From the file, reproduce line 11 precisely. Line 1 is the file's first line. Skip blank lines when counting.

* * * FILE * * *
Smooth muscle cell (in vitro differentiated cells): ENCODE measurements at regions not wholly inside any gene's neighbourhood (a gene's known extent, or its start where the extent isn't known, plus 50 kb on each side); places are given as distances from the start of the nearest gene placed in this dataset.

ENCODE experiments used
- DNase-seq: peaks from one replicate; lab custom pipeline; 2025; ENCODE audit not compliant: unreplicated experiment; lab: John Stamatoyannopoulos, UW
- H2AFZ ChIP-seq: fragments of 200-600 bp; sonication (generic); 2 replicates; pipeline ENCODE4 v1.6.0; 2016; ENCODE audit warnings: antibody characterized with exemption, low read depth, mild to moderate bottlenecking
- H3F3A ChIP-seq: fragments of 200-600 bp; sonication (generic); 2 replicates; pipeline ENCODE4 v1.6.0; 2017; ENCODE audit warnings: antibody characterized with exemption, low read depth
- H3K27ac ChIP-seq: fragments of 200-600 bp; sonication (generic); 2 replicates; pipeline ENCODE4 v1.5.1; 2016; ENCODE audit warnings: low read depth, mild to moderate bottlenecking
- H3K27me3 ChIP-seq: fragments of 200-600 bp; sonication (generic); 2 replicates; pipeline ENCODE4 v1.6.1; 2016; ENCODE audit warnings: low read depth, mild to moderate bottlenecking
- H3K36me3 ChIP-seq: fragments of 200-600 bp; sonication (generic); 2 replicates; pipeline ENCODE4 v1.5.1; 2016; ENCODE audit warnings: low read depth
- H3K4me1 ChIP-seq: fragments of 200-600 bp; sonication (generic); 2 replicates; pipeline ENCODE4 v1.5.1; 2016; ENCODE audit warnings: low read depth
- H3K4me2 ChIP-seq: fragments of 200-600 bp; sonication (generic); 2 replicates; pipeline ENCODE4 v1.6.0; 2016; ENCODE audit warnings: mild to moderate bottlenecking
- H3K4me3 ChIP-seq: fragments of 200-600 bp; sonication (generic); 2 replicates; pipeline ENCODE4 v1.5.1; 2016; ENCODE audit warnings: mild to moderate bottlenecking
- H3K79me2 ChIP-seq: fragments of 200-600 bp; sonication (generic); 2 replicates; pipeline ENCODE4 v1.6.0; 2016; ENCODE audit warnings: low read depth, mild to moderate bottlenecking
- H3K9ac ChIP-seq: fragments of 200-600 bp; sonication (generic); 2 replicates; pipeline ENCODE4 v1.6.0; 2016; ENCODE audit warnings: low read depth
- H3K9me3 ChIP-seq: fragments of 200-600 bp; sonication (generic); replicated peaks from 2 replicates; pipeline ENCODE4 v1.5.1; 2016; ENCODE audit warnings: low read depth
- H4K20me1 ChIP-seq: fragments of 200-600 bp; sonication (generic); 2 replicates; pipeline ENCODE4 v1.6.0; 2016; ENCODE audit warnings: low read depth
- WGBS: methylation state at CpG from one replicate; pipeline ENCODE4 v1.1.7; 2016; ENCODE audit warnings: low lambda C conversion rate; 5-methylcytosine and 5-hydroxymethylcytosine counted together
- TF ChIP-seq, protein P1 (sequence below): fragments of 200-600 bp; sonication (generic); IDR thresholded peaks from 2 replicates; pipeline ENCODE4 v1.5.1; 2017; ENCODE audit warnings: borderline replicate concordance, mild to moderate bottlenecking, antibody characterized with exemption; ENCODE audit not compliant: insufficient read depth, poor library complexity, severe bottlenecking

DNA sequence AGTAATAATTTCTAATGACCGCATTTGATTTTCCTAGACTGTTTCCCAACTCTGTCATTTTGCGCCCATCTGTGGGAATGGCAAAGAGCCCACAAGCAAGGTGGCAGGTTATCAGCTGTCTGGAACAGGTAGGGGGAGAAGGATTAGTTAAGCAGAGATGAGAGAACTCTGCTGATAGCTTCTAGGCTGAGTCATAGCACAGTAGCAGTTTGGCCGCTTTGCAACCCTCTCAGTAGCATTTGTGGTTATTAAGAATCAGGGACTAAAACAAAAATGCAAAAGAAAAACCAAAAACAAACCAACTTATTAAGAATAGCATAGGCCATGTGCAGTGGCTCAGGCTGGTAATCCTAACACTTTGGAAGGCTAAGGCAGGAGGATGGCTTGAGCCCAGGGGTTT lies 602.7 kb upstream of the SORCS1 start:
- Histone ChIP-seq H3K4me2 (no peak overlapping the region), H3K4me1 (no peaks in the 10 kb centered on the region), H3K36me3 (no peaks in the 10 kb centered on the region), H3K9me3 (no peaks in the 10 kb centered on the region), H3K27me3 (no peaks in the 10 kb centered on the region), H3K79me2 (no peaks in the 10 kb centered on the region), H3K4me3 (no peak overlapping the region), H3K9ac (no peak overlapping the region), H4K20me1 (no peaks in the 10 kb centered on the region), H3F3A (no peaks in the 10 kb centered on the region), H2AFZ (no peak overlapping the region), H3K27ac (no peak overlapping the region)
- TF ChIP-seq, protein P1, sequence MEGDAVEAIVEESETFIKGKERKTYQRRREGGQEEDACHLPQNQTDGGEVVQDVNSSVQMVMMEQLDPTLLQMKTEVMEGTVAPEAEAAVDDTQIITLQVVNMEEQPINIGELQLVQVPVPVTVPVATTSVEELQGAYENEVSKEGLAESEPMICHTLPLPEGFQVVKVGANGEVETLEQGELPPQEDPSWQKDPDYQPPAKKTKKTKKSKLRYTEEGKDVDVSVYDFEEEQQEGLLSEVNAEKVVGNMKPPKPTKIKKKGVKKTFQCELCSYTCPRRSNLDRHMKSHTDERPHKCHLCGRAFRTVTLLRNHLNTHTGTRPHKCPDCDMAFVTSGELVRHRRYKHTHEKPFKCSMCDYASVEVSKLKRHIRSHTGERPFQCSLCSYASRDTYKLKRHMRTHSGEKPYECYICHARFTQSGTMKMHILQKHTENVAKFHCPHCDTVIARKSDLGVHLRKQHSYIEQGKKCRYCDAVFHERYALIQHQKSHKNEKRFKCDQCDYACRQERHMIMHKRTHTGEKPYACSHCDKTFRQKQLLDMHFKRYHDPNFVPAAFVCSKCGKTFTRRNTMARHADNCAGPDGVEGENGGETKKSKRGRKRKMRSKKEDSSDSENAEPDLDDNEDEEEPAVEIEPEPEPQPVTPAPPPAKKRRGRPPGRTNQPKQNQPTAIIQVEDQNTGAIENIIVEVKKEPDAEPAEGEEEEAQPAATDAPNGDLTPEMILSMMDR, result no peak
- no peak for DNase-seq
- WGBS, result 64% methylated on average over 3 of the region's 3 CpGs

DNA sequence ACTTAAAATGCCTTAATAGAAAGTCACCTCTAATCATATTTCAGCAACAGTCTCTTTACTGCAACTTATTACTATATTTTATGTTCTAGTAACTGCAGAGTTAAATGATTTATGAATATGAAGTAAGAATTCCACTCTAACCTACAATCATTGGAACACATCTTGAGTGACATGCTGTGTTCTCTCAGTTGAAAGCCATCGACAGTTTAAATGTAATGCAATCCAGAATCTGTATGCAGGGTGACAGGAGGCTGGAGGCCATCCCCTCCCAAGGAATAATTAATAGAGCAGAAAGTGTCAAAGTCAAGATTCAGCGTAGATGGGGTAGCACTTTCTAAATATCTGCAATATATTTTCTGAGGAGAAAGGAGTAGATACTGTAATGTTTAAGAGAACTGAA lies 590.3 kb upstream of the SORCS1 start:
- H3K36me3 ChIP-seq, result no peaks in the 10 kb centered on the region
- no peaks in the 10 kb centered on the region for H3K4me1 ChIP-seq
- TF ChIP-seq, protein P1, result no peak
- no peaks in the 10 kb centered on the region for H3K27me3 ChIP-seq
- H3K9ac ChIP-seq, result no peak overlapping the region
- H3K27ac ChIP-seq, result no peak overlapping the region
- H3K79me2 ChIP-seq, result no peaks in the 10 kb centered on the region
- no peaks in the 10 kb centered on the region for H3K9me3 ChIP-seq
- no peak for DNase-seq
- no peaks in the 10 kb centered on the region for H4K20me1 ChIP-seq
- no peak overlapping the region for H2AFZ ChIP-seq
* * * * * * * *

- H3K4me3 ChIP-seq: fragments of 200-600 bp; sonication (generic); 2 replicates; pipeline ENCODE4 v1.5.1; 2016; ENCODE audit warnings: mild to moderate bottlenecking